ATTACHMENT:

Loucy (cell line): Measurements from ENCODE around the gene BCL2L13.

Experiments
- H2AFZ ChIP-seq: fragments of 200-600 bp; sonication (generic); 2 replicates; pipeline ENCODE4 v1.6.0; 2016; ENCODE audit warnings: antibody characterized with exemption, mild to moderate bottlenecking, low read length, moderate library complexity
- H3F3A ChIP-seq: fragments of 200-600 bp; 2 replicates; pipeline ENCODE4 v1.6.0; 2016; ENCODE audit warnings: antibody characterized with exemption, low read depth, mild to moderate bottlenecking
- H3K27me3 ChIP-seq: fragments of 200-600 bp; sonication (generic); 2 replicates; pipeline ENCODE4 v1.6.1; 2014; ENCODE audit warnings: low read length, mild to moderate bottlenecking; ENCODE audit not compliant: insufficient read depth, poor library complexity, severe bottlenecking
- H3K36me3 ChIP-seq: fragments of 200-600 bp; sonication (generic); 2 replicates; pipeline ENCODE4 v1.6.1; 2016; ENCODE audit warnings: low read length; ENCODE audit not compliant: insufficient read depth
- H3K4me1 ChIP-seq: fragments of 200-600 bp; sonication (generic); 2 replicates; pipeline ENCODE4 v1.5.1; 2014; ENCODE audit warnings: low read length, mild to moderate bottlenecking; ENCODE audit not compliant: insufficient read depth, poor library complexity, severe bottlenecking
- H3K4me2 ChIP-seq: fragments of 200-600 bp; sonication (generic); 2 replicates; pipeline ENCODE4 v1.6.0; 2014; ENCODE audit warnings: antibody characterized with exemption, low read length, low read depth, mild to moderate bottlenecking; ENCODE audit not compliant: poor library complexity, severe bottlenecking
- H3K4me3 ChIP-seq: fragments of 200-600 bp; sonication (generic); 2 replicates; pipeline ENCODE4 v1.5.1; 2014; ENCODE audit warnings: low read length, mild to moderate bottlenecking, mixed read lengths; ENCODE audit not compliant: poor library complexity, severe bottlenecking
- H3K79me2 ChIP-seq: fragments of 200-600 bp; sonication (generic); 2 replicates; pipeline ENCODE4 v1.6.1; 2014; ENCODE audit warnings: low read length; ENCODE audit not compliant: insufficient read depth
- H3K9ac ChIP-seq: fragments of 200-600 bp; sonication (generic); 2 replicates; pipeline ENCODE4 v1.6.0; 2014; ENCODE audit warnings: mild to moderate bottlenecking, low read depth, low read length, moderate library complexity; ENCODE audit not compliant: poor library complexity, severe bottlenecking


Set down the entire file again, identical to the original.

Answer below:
Loucy (cell line): Measurements from ENCODE around the gene BCL2L13.

Experiments
- H2AFZ ChIP-seq: fragments of 200-600 bp; sonication (generic); 2 replicates; pipeline ENCODE4 v1.6.0; 2016; ENCODE audit warnings: antibody characterized with exemption, mild to moderate bottlenecking, low read length, moderate library complexity
- H3F3A ChIP-seq: fragments of 200-600 bp; 2 replicates; pipeline ENCODE4 v1.6.0; 2016; ENCODE audit warnings: antibody characterized with exemption, low read depth, mild to moderate bottlenecking
- H3K27me3 ChIP-seq: fragments of 200-600 bp; sonication (generic); 2 replicates; pipeline ENCODE4 v1.6.1; 2014; ENCODE audit warnings: low read length, mild to moderate bottlenecking; ENCODE audit not compliant: insufficient read depth, poor library complexity, severe bottlenecking
- H3K36me3 ChIP-seq: fragments of 200-600 bp; sonication (generic); 2 replicates; pipeline ENCODE4 v1.6.1; 2016; ENCODE audit warnings: low read length; ENCODE audit not compliant: insufficient read depth
- H3K4me1 ChIP-seq: fragments of 200-600 bp; sonication (generic); 2 replicates; pipeline ENCODE4 v1.5.1; 2014; ENCODE audit warnings: low read length, mild to moderate bottlenecking; ENCODE audit not compliant: insufficient read depth, poor library complexity, severe bottlenecking
- H3K4me2 ChIP-seq: fragments of 200-600 bp; sonication (generic); 2 replicates; pipeline ENCODE4 v1.6.0; 2014; ENCODE audit warnings: antibody characterized with exemption, low read length, low read depth, mild to moderate bottlenecking; ENCODE audit not compliant: poor library complexity, severe bottlenecking
- H3K4me3 ChIP-seq: fragments of 200-600 bp; sonication (generic); 2 replicates; pipeline ENCODE4 v1.5.1; 2014; ENCODE audit warnings: low read length, mild to moderate bottlenecking, mixed read lengths; ENCODE audit not compliant: poor library complexity, severe bottlenecking
- H3K79me2 ChIP-seq: fragments of 200-600 bp; sonication (generic); 2 replicates; pipeline ENCODE4 v1.6.1; 2014; ENCODE audit warnings: low read length; ENCODE audit not compliant: insufficient read depth
- H3K9ac ChIP-seq: fragments of 200-600 bp; sonication (generic); 2 replicates; pipeline ENCODE4 v1.6.0; 2014; ENCODE audit warnings: mild to moderate bottlenecking, low read depth, low read length, moderate library complexity; ENCODE audit not compliant: poor library complexity, severe bottlenecking